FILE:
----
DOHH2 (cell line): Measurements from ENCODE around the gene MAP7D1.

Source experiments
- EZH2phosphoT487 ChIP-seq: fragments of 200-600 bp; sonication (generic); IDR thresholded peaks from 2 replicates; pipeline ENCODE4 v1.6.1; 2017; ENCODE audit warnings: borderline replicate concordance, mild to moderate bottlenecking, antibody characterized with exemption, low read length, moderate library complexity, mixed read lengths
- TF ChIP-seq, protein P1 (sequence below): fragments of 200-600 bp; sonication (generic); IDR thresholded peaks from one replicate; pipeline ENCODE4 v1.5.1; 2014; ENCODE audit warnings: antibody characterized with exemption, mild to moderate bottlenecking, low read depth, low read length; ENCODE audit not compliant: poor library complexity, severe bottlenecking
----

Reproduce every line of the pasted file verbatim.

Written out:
DOHH2 (cell line): Measurements from ENCODE around the gene MAP7D1.

Source experiments
- EZH2phosphoT487 ChIP-seq: fragments of 200-600 bp; sonication (generic); IDR thresholded peaks from 2 replicates; pipeline ENCODE4 v1.6.1; 2017; ENCODE audit warnings: borderline replicate concordance, mild to moderate bottlenecking, antibody characterized with exemption, low read length, moderate library complexity, mixed read lengths
- TF ChIP-seq, protein P1 (sequence below): fragments of 200-600 bp; sonication (generic); IDR thresholded peaks from one replicate; pipeline ENCODE4 v1.5.1; 2014; ENCODE audit warnings: antibody characterized with exemption, mild to moderate bottlenecking, low read depth, low read length; ENCODE audit not compliant: poor library complexity, severe bottlenecking